While anecdotal reports support the benefits of medical marijuana in treating the disorder, evidence from clinical research has been lacking.
But now, scientists from the University of Michigan, Harvard Medical School and the University of Illinois at Chicago have confirmed that THC affects the storage and extinction of fearful memories in human subjects.
Published in October in the journal Neurobiology of Learning and Memory, the team suggests that marijuana pathways in the brain, which make up the cannabinoid system, could be a target for future PTSD treatments.
“Ultimately, the cannabinoid system may serve as a promising target for innovative intervention strategies in PTSD and other fear learning-related disorders.”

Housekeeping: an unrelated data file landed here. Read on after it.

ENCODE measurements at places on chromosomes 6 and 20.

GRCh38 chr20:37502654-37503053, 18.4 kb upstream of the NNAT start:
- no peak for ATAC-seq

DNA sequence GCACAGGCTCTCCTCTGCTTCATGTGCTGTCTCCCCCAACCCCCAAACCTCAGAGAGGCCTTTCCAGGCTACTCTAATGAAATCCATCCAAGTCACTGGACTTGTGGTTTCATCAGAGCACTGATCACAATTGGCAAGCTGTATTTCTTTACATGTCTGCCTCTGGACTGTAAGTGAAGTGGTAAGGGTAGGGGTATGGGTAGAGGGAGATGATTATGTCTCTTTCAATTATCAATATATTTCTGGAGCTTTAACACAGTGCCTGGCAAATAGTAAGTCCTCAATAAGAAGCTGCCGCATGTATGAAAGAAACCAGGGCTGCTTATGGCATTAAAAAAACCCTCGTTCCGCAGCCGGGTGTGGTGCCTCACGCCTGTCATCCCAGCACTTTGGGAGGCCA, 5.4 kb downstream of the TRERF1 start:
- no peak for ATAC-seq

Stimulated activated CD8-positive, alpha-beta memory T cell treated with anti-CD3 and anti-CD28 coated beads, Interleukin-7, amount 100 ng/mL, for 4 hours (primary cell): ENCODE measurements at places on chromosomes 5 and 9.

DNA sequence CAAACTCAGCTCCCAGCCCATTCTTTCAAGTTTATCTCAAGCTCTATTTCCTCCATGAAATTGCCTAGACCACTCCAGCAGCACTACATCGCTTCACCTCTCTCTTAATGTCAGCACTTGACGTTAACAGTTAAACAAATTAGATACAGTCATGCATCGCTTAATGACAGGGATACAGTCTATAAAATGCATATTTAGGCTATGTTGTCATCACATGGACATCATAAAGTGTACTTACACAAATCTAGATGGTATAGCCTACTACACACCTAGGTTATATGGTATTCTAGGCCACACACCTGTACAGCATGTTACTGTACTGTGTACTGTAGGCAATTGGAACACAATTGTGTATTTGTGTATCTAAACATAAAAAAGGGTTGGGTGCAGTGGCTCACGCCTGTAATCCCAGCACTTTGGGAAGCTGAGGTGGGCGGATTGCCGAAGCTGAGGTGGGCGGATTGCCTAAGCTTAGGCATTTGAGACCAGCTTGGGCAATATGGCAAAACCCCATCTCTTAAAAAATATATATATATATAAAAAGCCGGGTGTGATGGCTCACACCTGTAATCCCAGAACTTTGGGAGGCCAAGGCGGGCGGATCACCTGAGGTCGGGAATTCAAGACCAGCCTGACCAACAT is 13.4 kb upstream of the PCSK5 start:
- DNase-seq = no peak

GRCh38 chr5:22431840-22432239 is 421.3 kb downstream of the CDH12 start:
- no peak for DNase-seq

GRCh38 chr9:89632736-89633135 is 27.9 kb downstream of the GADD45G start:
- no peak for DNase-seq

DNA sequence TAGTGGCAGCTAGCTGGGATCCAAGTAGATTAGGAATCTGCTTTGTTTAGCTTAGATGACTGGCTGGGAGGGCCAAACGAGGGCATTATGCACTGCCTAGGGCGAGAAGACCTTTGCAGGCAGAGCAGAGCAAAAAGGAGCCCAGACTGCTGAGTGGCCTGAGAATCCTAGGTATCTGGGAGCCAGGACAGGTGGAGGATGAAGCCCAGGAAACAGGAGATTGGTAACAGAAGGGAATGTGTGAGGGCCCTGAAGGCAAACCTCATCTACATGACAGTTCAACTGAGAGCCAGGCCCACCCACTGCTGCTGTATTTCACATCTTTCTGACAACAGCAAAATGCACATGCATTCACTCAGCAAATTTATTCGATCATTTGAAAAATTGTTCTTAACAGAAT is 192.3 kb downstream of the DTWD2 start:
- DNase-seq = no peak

In the study, researchers performed brain scans on 14 healthy individuals, who were given THC pills (Marinol) or a placebo before being exposed to a fearful stimulus. After 24 hours, individuals who received THC showed increased activity in areas of the brain involved with overcoming past negative memories.
While animal studies also support a role of cannabinoids in overcoming bad memories, the authors note the study was the first to show this effect in humans.
“Together, these ﬁndings provide the ﬁrst evidence that pre-extinction administration of THC modulates the underlying neural circuits involved in fear extinction in humans.”
The authors conclude: “these results prompt future investigation to test if cannabinoid agonists can rescue or correct the impaired behavioral and neural function during extinction recall in patients with PTSD.”
The study received funding from the National Center for Research Resources and the National Institute of Mental Health